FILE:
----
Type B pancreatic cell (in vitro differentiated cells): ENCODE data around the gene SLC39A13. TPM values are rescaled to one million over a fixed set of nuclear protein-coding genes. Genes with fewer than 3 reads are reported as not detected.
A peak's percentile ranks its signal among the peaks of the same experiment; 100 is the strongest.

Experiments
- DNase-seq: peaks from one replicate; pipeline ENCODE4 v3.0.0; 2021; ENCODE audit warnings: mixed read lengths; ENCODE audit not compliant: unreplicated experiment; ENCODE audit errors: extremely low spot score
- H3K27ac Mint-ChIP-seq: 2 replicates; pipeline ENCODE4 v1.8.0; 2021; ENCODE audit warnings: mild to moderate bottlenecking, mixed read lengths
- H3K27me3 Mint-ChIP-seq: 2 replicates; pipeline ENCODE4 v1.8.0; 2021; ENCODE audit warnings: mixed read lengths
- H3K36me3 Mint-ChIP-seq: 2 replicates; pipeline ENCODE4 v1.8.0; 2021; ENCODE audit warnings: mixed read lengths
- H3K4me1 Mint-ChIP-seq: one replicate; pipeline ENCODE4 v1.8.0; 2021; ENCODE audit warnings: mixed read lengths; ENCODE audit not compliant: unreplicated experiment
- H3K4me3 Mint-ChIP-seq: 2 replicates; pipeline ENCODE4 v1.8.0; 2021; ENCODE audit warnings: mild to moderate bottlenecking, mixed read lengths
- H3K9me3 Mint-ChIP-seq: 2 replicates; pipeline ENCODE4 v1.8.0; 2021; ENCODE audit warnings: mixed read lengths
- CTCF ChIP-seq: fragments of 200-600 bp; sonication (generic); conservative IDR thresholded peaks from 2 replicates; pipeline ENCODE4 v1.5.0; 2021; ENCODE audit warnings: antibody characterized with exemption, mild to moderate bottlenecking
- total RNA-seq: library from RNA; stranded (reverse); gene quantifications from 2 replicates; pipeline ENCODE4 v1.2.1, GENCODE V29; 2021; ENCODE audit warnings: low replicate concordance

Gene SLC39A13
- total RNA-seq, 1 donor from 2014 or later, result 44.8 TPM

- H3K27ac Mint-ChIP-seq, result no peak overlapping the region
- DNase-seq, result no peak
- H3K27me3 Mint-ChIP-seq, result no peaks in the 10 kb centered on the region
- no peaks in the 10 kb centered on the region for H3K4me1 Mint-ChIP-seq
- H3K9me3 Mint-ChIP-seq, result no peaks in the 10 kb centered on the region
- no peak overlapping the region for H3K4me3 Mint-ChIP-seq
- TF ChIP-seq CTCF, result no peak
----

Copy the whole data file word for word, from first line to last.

Type B pancreatic cell (in vitro differentiated cells): ENCODE data around the gene SLC39A13. TPM values are rescaled to one million over a fixed set of nuclear protein-coding genes. Genes with fewer than 3 reads are reported as not detected.
A peak's percentile ranks its signal among the peaks of the same experiment; 100 is the strongest.

Experiments
- DNase-seq: peaks from one replicate; pipeline ENCODE4 v3.0.0; 2021; ENCODE audit warnings: mixed read lengths; ENCODE audit not compliant: unreplicated experiment; ENCODE audit errors: extremely low spot score
- H3K27ac Mint-ChIP-seq: 2 replicates; pipeline ENCODE4 v1.8.0; 2021; ENCODE audit warnings: mild to moderate bottlenecking, mixed read lengths
- H3K27me3 Mint-ChIP-seq: 2 replicates; pipeline ENCODE4 v1.8.0; 2021; ENCODE audit warnings: mixed read lengths
- H3K36me3 Mint-ChIP-seq: 2 replicates; pipeline ENCODE4 v1.8.0; 2021; ENCODE audit warnings: mixed read lengths
- H3K4me1 Mint-ChIP-seq: one replicate; pipeline ENCODE4 v1.8.0; 2021; ENCODE audit warnings: mixed read lengths; ENCODE audit not compliant: unreplicated experiment
- H3K4me3 Mint-ChIP-seq: 2 replicates; pipeline ENCODE4 v1.8.0; 2021; ENCODE audit warnings: mild to moderate bottlenecking, mixed read lengths
- H3K9me3 Mint-ChIP-seq: 2 replicates; pipeline ENCODE4 v1.8.0; 2021; ENCODE audit warnings: mixed read lengths
- CTCF ChIP-seq: fragments of 200-600 bp; sonication (generic); conservative IDR thresholded peaks from 2 replicates; pipeline ENCODE4 v1.5.0; 2021; ENCODE audit warnings: antibody characterized with exemption, mild to moderate bottlenecking
- total RNA-seq: library from RNA; stranded (reverse); gene quantifications from 2 replicates; pipeline ENCODE4 v1.2.1, GENCODE V29; 2021; ENCODE audit warnings: low replicate concordance

Gene SLC39A13
- total RNA-seq, 1 donor from 2014 or later, result 44.8 TPM

- H3K27ac Mint-ChIP-seq, result no peak overlapping the region
- DNase-seq, result no peak
- H3K27me3 Mint-ChIP-seq, result no peaks in the 10 kb centered on the region
- no peaks in the 10 kb centered on the region for H3K4me1 Mint-ChIP-seq
- H3K9me3 Mint-ChIP-seq, result no peaks in the 10 kb centered on the region
- no peak overlapping the region for H3K4me3 Mint-ChIP-seq
- TF ChIP-seq CTCF, result no peak